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Economic Growth and Sectoral Change under Resource Reallocation Costs

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Abstract

A general growth model with explicit resource reallocation costs is set up. A new feature is the property of hysteresis (i.e. a continuum of stationary equilibria) in closed-economy growth models. Employing a linear model the hysteresis range and the consequences for the long-run growth rate are determined analytically. The most important conclusions are the following: (1) An economy’s long-run position may depend critically on the initial intersectoral allocation pattern as well as on the efficiency of the resource reallocation sector; (2) if we interpret the resource reallocation sector as a specific part of the education sector, there is a straightforward possibility for the government to reduce the range of hysteresis and hence the dependence on initial conditions; (3) international trade is an important device to overcome the negative consequences of high resource reallocation costs for long-run growth.

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Bibliographic Info

Paper provided by CER-ETH - Center of Economic Research (CER-ETH) at ETH Zurich in its series CER-ETH Economics working paper series with number 03/30.

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Length: 33 pages
Date of creation: Dec 2003
Date of revision:
Handle: RePEc:eth:wpswif:03-30

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Related research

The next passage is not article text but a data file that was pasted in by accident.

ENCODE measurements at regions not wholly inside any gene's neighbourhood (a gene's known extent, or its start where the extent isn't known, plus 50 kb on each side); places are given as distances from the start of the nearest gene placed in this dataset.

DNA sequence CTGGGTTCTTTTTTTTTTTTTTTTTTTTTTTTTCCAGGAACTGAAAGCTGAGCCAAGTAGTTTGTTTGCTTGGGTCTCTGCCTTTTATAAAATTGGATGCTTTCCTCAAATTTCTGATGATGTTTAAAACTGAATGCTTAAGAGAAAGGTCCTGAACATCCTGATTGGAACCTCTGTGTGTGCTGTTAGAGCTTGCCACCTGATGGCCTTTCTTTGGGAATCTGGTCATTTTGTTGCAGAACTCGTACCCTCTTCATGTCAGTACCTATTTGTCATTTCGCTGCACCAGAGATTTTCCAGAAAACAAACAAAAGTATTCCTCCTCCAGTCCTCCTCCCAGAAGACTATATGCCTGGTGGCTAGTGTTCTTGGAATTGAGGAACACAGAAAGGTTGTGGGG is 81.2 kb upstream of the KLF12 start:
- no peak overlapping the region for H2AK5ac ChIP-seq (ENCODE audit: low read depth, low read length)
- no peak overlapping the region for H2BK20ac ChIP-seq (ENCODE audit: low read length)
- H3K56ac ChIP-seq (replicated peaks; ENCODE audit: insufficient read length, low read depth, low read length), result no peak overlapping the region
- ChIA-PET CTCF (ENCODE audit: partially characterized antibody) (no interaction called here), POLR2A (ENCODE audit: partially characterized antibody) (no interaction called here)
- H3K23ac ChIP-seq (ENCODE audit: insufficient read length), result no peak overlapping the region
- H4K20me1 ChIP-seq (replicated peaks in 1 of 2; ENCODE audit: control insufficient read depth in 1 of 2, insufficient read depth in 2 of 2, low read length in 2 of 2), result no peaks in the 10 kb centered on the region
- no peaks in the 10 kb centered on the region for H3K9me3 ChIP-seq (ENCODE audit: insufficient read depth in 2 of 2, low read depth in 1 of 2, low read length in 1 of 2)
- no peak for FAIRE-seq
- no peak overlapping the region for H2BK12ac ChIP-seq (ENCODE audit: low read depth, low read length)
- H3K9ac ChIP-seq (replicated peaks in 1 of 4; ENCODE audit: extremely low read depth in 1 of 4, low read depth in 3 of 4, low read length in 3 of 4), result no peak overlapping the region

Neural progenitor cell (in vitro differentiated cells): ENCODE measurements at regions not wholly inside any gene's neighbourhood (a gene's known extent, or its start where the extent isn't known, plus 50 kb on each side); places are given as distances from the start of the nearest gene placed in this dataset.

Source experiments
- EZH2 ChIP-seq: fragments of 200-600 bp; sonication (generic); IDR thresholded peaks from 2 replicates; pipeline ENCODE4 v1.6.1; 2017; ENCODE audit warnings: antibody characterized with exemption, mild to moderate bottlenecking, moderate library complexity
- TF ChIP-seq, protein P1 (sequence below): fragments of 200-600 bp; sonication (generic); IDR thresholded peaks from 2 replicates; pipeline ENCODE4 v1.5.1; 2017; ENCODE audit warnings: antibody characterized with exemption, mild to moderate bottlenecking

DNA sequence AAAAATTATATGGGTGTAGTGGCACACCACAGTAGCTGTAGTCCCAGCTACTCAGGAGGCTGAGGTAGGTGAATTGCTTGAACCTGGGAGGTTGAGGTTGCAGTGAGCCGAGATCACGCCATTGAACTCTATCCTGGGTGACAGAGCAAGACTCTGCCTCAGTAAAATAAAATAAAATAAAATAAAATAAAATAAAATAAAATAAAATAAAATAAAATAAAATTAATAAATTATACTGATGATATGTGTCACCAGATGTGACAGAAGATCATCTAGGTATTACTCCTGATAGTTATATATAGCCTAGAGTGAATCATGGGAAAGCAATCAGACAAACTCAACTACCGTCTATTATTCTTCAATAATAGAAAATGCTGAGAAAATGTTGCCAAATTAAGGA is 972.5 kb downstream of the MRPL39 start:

Keywords: Sectoral change; economic growth; resource reallocation costs; hysteresis; multiplicity of equilibria;

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References

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  1. Steger, Thomas M., 2000. "Economic growth with subsistence consumption," Journal of Development Economics, Elsevier, vol. 62(2), pages 343-361, August.
  2. Paul M Romer, 1999. "Increasing Returns and Long-Run Growth," Levine's Working Paper Archive 2232, David K. Levine.
  3. Mussa, Michael, 1978. "Dynamic Adjustment in the Heckscher-Ohlin-Samuelson Model," Journal of Political Economy, University of Chicago Press, vol. 86(5), pages 775-91, October.
  4. Temple, Jonathan, 2001. "Structural Change and Europe's Golden Age," CEPR Discussion Papers 2861, C.E.P.R. Discussion Papers.
  5. Francesco Giavazzi & Wyplosz, . "The Real Exchange Rate, the Current Account and the Speed of Adjustment," Rodney L. White Center for Financial Research Working Papers 13-82, Wharton School Rodney L. White Center for Financial Research.
  6. Sergio T. Rebelo, 1992. "Long Run Policy Analysis and Long Run Growth," NBER Working Papers 3325, National Bureau of Economic Research, Inc.
  7. Avinash Dixit, 1992. "Investment and Hysteresis," Journal of Economic Perspectives, American Economic Association, vol. 6(1), pages 107-132, Winter.
  8. Maddison, Angus, 1987. "Growth and Slowdown in Advanced Capitalist Economies: Techniques of Quantitative Assessment," Journal of Economic Literature, American Economic Association, vol. 25(2), pages 649-98, June.
  9. Jones, Larry E & Manuelli, Rodolfo E, 1990. "A Convex Model of Equilibrium Growth: Theory and Policy Implications," Journal of Political Economy, University of Chicago Press, vol. 98(5), pages 1008-38, October.
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Cited by:
  1. Valente, Simone, 2006. "Intergenerational Transfers, Lifetime Welfare and Resource Preservation," MPRA Paper 1042, University Library of Munich, Germany.
  2. Simone Valente, 2005. "Genuine dissaving and optimal growth," CER-ETH Economics working paper series 05/38, CER-ETH - Center of Economic Research (CER-ETH) at ETH Zurich.
  3. Corrado Di Maria & Simone Valente, 2006. "The Direction of Technical Change in Capital-Resource Economies," CER-ETH Economics working paper series 06/50, CER-ETH - Center of Economic Research (CER-ETH) at ETH Zurich.
  4. Simone Valente, 2006. "Trade, Envy and Growth: International Status Seeking in a Two-Country World," CER-ETH Economics working paper series 06/53, CER-ETH - Center of Economic Research (CER-ETH) at ETH Zurich.

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